Beretta 1301 Tactical Shotgun Review

Beretta 1301 Tactical Shotgun
Beretta 1301 Tactical Shotgun

In the beginning

In mid-2004 Beretta released the Xtrema 2 semi-automatic 12 Gauge shotgun in the United States. A buddy of mine showed me a YouTube video of the Beretta pro shooter demonstrating it. I was floored by his obvious skill, but also immediately intrigued by the almost complete absence of apparent recoil and how fast it fired. View the video below:

Based on that video, I went down to my local firearm retailer and dutifully filled out the requisite paperwork and forked over $1,400 bucks for the 28” barreled version. While the gun was designed predominately for hunters in mind, I thought it made a pretty fair home defense weapon, too. However, its obvious shortcomings for home defense use is that huge 28” barrel. It’s pretty tough to stealthily move through a house with that barrel knocking over knick-knacks and putting dents in the drywall. So, I waited and waited and waited.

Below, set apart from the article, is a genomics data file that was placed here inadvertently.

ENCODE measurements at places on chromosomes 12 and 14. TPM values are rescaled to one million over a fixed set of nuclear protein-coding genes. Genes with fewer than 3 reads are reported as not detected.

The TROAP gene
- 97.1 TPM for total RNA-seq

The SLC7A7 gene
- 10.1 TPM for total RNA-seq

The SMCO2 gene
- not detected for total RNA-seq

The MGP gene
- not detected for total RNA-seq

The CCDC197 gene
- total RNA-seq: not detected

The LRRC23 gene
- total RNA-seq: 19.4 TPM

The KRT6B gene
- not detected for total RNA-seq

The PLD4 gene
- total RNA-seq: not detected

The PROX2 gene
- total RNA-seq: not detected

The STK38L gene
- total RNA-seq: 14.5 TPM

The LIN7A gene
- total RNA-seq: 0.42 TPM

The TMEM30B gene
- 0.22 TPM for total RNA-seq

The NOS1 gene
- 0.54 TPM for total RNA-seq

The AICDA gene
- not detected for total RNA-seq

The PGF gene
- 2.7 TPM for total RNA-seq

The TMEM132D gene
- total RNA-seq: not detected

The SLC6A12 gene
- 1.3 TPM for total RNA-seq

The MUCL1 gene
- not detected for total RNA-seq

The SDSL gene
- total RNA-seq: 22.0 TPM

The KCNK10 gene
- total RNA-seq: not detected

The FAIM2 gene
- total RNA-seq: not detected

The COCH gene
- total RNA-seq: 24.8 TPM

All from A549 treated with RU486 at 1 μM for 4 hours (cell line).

Roughly a year ago, the engineers at Beretta finally decided that the Xtrema 2 would make a great tactical and competition platform, too. Maybe my letter-writing campaign encouraged them. I don’t know, but now I’ve got my hands on one and we’ll go over it to see if it may be right for your home defense needs.

The Basics

Beretta released this gun in two varieties. Both are 12 gauge. One is meant primarily for competition, while the one we are reviewing today is primarily meant for law enforcement and home defense use. The obvious differences are that the competition gun comes with a ribbed 21” or 24” barrel, a fiber optic front sight and interchangeable choke system, while the tactical model has a fixed choke, an 18.5” barrel, ghost ring adjustable sights and a Picatinny rail up top.